Originally Posted by UndersAVS
Of course I'm interested in the forum and your comments. Don't let my branding of certain comments as chatter, or denunciation of others lead you to any other conclusion.
Repeating my stance regarding your previous comment:
- there is no certainty that the Reviewer's Onkyo measurements are inaccurate (not "real measurements") because a PC sound card was used
That certainty can exist if it passes additional tests. The problem isn't that it is a sound card, the problem is that its jitter performance is not known well enough. In general audio interfaces used for professional work perform well for jitter and everything else.
- can't conclude that the Reviewer's measurement are wrong (not "real measurements") because your results are different
Agreed. There are many possible explanations for different results when so much seems to be unknown.
- though the Reviewer states "a lot of jitter," the Reviewer's conclusion is that -90db distortion is completely inaudible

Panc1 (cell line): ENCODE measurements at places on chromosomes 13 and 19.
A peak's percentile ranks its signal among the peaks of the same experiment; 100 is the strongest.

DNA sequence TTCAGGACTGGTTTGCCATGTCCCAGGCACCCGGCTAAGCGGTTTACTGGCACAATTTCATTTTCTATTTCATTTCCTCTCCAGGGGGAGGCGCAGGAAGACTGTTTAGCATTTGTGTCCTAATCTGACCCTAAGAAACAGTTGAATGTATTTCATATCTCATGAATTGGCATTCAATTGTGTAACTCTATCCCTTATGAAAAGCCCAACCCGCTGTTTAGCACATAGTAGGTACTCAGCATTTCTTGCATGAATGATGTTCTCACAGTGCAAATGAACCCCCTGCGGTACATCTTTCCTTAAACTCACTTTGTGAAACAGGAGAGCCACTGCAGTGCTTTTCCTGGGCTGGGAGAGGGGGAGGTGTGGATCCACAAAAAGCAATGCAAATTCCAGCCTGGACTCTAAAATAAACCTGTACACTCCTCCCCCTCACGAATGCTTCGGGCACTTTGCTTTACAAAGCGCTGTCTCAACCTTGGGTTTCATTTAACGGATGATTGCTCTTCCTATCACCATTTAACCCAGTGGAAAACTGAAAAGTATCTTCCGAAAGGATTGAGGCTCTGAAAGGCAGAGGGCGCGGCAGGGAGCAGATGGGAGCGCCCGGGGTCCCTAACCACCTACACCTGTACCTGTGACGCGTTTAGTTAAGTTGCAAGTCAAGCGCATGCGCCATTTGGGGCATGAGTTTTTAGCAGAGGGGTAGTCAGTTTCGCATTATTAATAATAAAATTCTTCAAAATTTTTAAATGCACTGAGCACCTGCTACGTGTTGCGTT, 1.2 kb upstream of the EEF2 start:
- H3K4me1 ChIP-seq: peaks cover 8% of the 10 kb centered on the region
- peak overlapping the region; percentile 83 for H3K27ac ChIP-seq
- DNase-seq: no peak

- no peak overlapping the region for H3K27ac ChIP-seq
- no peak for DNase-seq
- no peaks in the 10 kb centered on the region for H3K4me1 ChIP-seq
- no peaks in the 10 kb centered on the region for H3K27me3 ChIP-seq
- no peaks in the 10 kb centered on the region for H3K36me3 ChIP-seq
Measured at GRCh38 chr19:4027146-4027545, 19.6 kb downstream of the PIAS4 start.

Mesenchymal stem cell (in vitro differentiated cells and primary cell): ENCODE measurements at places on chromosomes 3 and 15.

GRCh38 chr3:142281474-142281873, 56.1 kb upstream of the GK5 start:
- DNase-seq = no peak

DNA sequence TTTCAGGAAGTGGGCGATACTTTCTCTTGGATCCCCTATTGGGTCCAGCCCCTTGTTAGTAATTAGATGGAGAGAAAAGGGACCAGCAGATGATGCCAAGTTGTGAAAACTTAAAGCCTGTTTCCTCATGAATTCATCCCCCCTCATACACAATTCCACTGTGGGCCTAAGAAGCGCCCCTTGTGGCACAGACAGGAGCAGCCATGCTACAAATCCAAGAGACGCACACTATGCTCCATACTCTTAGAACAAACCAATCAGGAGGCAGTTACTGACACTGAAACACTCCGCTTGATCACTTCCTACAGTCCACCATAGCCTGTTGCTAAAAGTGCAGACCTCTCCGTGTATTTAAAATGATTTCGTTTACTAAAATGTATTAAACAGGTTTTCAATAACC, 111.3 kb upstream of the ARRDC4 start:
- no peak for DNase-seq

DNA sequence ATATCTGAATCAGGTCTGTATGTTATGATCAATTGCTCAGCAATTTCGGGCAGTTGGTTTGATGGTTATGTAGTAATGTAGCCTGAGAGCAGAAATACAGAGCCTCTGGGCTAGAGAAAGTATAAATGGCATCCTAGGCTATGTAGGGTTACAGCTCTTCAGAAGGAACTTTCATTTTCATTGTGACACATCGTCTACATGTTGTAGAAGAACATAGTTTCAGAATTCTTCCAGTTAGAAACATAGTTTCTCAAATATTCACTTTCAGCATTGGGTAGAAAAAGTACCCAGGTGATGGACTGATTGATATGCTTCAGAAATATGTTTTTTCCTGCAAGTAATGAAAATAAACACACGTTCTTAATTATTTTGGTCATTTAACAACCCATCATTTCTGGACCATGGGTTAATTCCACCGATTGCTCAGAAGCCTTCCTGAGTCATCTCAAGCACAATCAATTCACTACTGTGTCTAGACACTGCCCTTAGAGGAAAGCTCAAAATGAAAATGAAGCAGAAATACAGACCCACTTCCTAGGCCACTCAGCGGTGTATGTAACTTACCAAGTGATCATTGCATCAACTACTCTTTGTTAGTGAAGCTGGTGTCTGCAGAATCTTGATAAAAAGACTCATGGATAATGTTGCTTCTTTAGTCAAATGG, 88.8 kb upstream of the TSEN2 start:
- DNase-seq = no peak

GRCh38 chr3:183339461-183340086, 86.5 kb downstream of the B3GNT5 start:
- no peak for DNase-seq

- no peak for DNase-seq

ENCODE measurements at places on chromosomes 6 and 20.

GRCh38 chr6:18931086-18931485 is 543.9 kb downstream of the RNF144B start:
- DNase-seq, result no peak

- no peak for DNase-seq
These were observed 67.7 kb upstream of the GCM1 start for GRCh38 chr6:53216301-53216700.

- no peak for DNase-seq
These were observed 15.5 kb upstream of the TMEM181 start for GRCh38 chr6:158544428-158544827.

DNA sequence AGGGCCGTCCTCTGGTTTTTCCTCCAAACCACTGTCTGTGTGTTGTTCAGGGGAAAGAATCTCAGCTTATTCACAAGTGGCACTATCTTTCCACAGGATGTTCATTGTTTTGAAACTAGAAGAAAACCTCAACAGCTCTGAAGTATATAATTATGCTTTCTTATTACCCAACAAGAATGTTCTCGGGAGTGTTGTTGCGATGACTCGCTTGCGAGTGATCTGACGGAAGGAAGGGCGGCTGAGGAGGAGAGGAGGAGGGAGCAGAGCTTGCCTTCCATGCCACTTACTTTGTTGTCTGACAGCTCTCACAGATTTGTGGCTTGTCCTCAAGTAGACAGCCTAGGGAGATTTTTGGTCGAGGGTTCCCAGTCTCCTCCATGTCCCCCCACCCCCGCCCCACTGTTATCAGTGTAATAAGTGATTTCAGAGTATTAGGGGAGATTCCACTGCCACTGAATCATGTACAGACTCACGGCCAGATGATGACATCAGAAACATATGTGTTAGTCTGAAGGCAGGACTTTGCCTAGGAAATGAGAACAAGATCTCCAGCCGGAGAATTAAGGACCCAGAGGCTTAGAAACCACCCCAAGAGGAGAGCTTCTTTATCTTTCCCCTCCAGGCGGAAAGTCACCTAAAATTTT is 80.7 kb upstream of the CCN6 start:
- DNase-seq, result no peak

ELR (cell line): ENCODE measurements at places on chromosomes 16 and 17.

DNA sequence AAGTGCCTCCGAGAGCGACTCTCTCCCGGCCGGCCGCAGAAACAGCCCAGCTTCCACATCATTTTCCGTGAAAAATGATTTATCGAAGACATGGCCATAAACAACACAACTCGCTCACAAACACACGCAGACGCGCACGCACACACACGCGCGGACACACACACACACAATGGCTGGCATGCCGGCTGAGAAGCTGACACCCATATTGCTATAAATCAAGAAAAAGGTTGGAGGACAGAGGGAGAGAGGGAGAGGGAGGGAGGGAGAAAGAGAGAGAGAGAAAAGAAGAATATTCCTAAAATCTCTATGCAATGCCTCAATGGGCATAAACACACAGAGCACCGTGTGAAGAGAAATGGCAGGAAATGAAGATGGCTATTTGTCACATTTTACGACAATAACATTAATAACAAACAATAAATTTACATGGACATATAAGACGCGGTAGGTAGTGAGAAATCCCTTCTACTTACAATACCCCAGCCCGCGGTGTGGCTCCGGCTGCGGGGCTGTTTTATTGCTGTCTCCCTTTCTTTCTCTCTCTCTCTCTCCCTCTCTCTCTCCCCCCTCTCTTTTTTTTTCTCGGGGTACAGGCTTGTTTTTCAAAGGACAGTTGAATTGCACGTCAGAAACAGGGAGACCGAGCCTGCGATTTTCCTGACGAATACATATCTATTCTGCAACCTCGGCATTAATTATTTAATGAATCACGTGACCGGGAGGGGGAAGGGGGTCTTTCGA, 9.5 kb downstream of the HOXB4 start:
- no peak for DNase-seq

I showed how to compare jitter measurements to the thresholds of audibility for jitter as presented in standard, authoritative texts in the "Coax versus HDMI" thread that was closed.
I'm I not comprehending the significance of the difference between "low frequency jitter components that are bunched up on top of the main signal tone" which aren't easily observed in the Reviewer's graph, but apparent in your illustration?
The audibility of jitter varies with the modulating frequency, as I showed in the now closed "Coax versus HDMI" thread. I also showed how to adjust measurements that are made with different test tones.
Based upon the opinions you have given thus far, it seems that you believe engineering principles/studies cannot explain whether audibility of jitter measured -90db can be discerned, and double-blind listening tests are needed. True or false?
Well there's one little problem, and that is that analysis based on standard, authoritative texts about the audibility of jitter says that these quantities and and modulating frequencies fall well short of producing audible jitter.